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Forgiving Another, Recovering One’s Future

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Abstract

In the previous chapter, we saw how much our sense of self and our hope for the future are contingent on our relationships with those others who are an inspiration and a source of support in our lives. Whenever we are disillusioned by someone on whom we depend, our lives lose much of their meaning: we are no longer sure of who we are and the future becomes uncertain and unattractive. In the long run, we may come out of such crises with gains in the form of increased personal maturity and self-reliance. Yet, the more immediate consequences, such as grief, loss of confidence, and diminishment of the sense of one’s value as a person, are deeply felt. The stories in Chapter 2 involved significant breaches of trust or failure to live up to what most of us would regard as reasonable expectations. Surely, it is not peculiar to think that therapists should act professionally and in their clients’ best interest or that parents should care for their children.

Keywords

  • Conscientious Objector
  • Mainstream Psychology
  • Phenomenological Psychology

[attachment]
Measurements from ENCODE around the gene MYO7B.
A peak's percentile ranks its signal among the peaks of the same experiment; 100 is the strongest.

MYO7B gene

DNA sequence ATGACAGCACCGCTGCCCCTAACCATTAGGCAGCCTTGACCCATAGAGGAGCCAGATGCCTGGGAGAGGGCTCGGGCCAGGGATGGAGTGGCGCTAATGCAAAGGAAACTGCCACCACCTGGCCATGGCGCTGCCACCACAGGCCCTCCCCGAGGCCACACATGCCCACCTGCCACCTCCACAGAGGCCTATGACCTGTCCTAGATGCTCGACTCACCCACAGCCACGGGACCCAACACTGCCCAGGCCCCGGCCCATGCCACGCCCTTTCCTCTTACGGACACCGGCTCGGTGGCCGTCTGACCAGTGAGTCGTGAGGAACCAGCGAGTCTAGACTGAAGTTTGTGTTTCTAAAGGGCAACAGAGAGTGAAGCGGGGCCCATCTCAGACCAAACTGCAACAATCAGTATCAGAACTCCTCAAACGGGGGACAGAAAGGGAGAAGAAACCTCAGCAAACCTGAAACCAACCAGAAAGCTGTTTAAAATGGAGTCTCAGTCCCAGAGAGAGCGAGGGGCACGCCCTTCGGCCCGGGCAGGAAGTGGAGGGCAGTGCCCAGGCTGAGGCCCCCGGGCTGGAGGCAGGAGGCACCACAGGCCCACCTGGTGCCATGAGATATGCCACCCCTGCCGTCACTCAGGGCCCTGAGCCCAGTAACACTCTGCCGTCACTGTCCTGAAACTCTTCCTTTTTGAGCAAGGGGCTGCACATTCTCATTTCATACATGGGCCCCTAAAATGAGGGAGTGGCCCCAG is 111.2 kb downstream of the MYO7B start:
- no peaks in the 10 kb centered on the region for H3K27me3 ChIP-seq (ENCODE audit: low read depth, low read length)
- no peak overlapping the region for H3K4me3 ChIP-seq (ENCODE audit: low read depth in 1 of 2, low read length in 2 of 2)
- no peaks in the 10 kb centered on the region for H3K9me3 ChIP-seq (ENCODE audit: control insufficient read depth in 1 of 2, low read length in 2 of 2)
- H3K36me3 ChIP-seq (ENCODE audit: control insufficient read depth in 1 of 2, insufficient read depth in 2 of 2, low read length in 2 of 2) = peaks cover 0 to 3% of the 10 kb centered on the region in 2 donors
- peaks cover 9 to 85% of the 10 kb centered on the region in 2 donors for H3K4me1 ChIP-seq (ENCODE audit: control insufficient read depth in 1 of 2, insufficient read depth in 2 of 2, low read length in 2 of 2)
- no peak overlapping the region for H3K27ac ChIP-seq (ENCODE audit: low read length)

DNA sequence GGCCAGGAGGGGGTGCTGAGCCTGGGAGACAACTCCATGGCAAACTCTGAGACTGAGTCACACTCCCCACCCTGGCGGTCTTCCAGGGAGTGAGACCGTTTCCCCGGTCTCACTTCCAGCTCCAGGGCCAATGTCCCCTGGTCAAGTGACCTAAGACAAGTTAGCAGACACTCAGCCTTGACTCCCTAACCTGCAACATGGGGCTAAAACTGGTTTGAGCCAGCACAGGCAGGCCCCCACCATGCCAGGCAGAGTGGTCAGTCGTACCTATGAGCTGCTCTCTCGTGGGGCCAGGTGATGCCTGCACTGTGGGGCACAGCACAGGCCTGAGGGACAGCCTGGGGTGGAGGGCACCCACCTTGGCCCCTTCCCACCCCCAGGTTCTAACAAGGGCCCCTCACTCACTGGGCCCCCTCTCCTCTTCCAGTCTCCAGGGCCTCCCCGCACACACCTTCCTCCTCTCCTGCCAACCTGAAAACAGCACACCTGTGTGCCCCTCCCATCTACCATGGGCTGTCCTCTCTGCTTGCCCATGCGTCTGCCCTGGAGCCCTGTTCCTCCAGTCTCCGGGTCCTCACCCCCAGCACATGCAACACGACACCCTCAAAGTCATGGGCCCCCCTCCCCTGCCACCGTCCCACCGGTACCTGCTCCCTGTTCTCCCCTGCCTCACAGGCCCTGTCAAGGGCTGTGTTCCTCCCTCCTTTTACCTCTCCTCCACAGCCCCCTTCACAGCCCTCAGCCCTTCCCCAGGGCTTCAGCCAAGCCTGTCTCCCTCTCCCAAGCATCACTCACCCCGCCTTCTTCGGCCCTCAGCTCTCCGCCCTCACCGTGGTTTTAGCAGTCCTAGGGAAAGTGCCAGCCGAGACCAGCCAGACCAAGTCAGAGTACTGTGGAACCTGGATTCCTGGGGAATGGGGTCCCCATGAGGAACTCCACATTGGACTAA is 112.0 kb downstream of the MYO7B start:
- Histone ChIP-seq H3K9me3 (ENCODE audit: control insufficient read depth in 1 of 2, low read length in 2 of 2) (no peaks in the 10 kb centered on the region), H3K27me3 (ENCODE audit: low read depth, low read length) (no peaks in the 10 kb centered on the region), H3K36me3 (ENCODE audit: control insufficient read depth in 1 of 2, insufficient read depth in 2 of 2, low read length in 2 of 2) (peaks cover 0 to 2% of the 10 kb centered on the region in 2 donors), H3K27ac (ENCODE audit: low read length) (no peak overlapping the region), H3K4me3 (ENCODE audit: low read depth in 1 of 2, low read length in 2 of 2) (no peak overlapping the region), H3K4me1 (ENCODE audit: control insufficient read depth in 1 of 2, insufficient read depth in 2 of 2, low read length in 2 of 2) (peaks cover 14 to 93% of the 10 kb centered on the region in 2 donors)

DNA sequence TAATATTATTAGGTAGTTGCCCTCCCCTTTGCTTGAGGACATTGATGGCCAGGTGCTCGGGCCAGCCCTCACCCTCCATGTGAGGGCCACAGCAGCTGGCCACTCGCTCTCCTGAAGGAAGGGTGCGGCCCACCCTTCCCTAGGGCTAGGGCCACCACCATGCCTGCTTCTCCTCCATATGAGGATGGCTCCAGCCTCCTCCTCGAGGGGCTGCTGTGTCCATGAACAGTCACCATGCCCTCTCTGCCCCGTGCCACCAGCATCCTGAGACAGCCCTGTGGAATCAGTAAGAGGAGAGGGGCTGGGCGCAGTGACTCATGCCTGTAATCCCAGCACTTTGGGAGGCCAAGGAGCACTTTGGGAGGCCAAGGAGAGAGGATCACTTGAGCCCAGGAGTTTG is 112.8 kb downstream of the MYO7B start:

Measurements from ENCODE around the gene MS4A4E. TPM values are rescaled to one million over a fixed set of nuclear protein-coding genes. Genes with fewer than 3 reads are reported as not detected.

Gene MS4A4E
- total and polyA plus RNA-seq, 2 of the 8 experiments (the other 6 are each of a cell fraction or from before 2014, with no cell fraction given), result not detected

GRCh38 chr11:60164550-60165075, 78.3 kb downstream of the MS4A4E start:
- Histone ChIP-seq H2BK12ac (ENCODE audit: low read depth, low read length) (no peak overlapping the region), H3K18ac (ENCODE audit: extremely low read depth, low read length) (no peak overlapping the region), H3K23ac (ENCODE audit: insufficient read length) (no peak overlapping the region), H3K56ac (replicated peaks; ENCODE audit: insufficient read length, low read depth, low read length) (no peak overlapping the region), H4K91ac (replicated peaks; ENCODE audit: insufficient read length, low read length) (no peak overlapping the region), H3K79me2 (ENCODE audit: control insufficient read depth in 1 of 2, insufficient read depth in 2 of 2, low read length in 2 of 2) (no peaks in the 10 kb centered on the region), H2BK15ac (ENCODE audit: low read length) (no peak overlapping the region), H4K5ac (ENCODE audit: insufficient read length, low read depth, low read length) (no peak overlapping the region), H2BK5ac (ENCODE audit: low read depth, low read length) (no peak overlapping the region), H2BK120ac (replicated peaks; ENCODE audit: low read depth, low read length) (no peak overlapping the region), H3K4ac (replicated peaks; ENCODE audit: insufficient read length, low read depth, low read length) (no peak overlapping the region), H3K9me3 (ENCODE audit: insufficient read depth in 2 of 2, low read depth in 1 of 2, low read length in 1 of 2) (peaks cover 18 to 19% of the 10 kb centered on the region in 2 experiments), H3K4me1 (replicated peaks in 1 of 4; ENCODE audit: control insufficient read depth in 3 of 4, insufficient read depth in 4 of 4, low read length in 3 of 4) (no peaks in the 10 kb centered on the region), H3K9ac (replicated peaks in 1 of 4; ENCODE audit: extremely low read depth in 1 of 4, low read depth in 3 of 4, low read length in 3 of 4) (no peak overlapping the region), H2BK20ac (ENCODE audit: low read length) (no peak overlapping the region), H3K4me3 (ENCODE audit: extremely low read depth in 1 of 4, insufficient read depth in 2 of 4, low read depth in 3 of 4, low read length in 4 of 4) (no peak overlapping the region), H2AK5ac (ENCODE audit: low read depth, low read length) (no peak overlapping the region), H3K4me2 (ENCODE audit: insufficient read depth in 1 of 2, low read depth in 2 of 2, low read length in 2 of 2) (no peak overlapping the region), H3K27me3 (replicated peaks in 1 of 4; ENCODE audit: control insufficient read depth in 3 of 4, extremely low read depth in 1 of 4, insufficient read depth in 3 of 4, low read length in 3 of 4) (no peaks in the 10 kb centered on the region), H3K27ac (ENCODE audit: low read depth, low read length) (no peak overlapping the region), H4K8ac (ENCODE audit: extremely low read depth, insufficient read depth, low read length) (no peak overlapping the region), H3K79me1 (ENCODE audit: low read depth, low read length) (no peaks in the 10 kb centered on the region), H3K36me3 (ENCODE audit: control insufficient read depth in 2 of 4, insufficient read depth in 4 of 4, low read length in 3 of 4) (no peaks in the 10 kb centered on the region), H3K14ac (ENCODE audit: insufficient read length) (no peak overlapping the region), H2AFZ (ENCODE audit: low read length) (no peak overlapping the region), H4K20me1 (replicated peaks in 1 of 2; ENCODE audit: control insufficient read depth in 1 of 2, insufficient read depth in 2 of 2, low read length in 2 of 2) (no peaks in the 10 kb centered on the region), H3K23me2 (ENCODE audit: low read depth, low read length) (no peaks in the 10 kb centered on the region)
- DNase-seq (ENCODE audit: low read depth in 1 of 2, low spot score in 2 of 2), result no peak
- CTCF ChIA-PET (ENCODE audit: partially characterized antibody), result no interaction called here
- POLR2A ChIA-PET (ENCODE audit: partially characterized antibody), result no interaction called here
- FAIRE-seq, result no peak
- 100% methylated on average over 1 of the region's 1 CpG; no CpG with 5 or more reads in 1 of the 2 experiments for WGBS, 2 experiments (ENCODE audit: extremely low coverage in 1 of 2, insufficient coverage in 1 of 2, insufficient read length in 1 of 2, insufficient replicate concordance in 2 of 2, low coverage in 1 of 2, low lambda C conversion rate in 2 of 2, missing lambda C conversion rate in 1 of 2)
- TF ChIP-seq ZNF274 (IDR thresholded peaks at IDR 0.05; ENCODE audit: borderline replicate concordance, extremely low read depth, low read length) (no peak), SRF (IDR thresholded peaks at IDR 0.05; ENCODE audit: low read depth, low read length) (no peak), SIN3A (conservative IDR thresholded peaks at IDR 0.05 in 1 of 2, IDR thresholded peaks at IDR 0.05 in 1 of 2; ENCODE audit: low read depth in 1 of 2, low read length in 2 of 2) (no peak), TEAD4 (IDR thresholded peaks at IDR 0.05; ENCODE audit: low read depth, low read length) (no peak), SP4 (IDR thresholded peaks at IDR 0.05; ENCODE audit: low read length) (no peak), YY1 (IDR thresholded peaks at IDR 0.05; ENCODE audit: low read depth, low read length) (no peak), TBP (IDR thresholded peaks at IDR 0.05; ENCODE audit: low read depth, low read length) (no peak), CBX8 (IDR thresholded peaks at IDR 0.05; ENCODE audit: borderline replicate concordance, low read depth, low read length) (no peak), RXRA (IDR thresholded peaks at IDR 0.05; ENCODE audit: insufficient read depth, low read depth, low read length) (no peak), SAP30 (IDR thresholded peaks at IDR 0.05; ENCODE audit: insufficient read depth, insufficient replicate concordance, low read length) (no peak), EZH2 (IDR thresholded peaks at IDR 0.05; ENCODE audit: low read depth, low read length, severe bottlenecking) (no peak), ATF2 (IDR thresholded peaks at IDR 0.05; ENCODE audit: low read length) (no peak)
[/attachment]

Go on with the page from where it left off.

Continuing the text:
• Forgiveness Process
  • Forgiveness Treatment

These keywords were added by machine and not by the authors. This process is experimental and the keywords may be updated as the learning algorithm improves.

“Human forgiveness is not doing something but discovering something—that I am more like those who have hurt me than different from them.”

John Patton1

“[Revenge] is dangerous, not because of what it does to your enemy, but because of what it does to you.”

Laura Blumenfeld2

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Notes

  1. John Patton, Is Human Forgiveness Possible? (Nashville, TN: Abingdon Press, 1985), 16.

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  8. Part of what follows is taken from my article, “Embracing Human Fallibility: On Forgiving Oneself and Forgiving Others,” Journal of Religion and Health 33, no. 2 (1994): 107–114. I want to thank David Leeming, the journal’s editor, for permission to include it here.

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© 2008 Steen Halling

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Halling, S. (2008). Forgiving Another, Recovering One’s Future. In: Intimacy, Transcendence, and Psychology. Palgrave Macmillan, New York. https://doi.org/10.1057/9780230610255_4

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